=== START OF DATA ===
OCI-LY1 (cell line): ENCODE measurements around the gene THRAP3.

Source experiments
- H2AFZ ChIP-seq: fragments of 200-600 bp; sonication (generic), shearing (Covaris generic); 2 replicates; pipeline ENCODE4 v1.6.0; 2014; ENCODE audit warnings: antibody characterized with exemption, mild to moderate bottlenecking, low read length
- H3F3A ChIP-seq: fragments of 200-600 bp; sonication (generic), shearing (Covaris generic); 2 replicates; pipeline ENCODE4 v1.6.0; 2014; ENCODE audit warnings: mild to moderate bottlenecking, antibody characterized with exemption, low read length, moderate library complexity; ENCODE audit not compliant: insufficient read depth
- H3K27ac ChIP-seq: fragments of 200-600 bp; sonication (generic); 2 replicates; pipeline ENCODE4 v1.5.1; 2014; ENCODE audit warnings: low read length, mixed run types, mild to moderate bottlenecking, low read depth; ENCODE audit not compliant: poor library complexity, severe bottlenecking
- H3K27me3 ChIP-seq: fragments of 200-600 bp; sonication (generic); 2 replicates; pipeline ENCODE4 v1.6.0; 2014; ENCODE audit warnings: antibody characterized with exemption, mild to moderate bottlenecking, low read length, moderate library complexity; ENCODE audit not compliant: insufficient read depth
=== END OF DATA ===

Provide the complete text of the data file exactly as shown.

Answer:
OCI-LY1 (cell line): ENCODE measurements around the gene THRAP3.

Source experiments
- H2AFZ ChIP-seq: fragments of 200-600 bp; sonication (generic), shearing (Covaris generic); 2 replicates; pipeline ENCODE4 v1.6.0; 2014; ENCODE audit warnings: antibody characterized with exemption, mild to moderate bottlenecking, low read length
- H3F3A ChIP-seq: fragments of 200-600 bp; sonication (generic), shearing (Covaris generic); 2 replicates; pipeline ENCODE4 v1.6.0; 2014; ENCODE audit warnings: mild to moderate bottlenecking, antibody characterized with exemption, low read length, moderate library complexity; ENCODE audit not compliant: insufficient read depth
- H3K27ac ChIP-seq: fragments of 200-600 bp; sonication (generic); 2 replicates; pipeline ENCODE4 v1.5.1; 2014; ENCODE audit warnings: low read length, mixed run types, mild to moderate bottlenecking, low read depth; ENCODE audit not compliant: poor library complexity, severe bottlenecking
- H3K27me3 ChIP-seq: fragments of 200-600 bp; sonication (generic); 2 replicates; pipeline ENCODE4 v1.6.0; 2014; ENCODE audit warnings: antibody characterized with exemption, mild to moderate bottlenecking, low read length, moderate library complexity; ENCODE audit not compliant: insufficient read depth